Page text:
Essentially a cardboard box, similar products to the Smitten have long been popular in Finland and several other European nations, sometimes provided as part of a state support programme for new parents. In the US, though, it remains a largely unfamiliar concept.
Kate Barr is the Co-founder of Pip & Grow, the Oregon-based company behind the Smitten. Explaining the thinking that went into the product, she said: "While there are certainly a lot of 'more-is-more' folks, we're finding that many parents are simply seeking safe, nice-looking, responsible solutions."
The Smitten is designed for babies up to six-months-old and includes a recyclable corrugated cardboard box, a mattress and a fitted sheet. It can be placed next to the parents' bed and moved around the house as required.
Purchasers also have the option of participating in a buy-one, give-one programme, allowing boxes to be provided to families in need. Unlike many of its European counterparts, the Smitten doesn't come with any additional baby-care accessories, although there are plans in place to remedy that.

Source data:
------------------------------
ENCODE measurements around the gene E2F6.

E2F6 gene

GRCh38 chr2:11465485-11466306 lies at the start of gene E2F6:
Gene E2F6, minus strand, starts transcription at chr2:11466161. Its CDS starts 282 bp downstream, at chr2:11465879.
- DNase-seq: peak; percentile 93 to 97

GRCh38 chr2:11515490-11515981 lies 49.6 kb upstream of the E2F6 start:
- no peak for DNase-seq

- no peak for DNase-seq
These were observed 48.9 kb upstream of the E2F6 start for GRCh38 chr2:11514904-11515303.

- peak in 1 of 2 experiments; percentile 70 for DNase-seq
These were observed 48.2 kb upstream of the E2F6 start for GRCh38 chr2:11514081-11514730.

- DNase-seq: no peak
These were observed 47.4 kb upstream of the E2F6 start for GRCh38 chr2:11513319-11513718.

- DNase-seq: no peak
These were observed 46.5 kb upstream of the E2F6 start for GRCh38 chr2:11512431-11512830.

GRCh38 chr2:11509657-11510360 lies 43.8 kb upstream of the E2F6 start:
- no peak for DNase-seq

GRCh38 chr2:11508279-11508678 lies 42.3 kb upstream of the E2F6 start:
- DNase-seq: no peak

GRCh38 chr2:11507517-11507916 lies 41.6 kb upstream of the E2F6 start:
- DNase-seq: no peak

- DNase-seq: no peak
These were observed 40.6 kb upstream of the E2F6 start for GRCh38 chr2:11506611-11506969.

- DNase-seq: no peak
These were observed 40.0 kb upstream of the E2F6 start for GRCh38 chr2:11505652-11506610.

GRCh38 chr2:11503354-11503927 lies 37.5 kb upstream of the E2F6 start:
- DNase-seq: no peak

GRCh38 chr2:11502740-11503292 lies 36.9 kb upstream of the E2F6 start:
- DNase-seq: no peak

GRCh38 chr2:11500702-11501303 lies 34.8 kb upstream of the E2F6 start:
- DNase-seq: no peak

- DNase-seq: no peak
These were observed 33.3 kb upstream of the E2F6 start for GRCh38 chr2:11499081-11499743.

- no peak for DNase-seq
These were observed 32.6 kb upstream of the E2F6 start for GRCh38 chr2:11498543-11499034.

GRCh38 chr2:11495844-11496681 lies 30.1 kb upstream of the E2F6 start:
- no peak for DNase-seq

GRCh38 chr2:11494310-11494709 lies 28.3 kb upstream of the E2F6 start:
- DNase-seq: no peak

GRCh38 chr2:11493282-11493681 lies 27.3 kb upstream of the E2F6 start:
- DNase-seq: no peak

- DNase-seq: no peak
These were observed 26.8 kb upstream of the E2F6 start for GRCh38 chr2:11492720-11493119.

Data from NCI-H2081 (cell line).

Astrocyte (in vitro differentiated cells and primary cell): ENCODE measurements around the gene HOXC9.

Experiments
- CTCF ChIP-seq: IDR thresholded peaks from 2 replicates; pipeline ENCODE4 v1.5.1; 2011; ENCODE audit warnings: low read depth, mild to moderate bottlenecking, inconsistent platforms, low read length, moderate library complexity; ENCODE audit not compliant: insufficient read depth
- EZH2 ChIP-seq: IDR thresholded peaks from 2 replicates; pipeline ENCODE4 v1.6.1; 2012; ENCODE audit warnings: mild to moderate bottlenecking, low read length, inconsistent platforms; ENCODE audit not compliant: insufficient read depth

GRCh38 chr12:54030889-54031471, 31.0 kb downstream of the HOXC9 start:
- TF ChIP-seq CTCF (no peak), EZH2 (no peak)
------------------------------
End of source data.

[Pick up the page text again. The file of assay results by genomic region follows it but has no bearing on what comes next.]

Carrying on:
As regular attendees know all too well, the ABC Kids Expo always features an array of "aha!" parenting products, items that, as a parent, you wonder quite how you managed without them. This year, the prime example was BabyDam, an innovative new item from a UK company of the same name.
Ingeniously simple, the BabyDam allows you to shut off part of a bathtub, making it easier and cheaper to bathe a baby. Launching in the US in early 2017, the product was said to be attracting considerable interest from retailers. Reflecting the reaction of many, BabyDam Director John Piner said: "It's such a simple and effective product that you'd think there'd be something similar on the market already. But there isn't."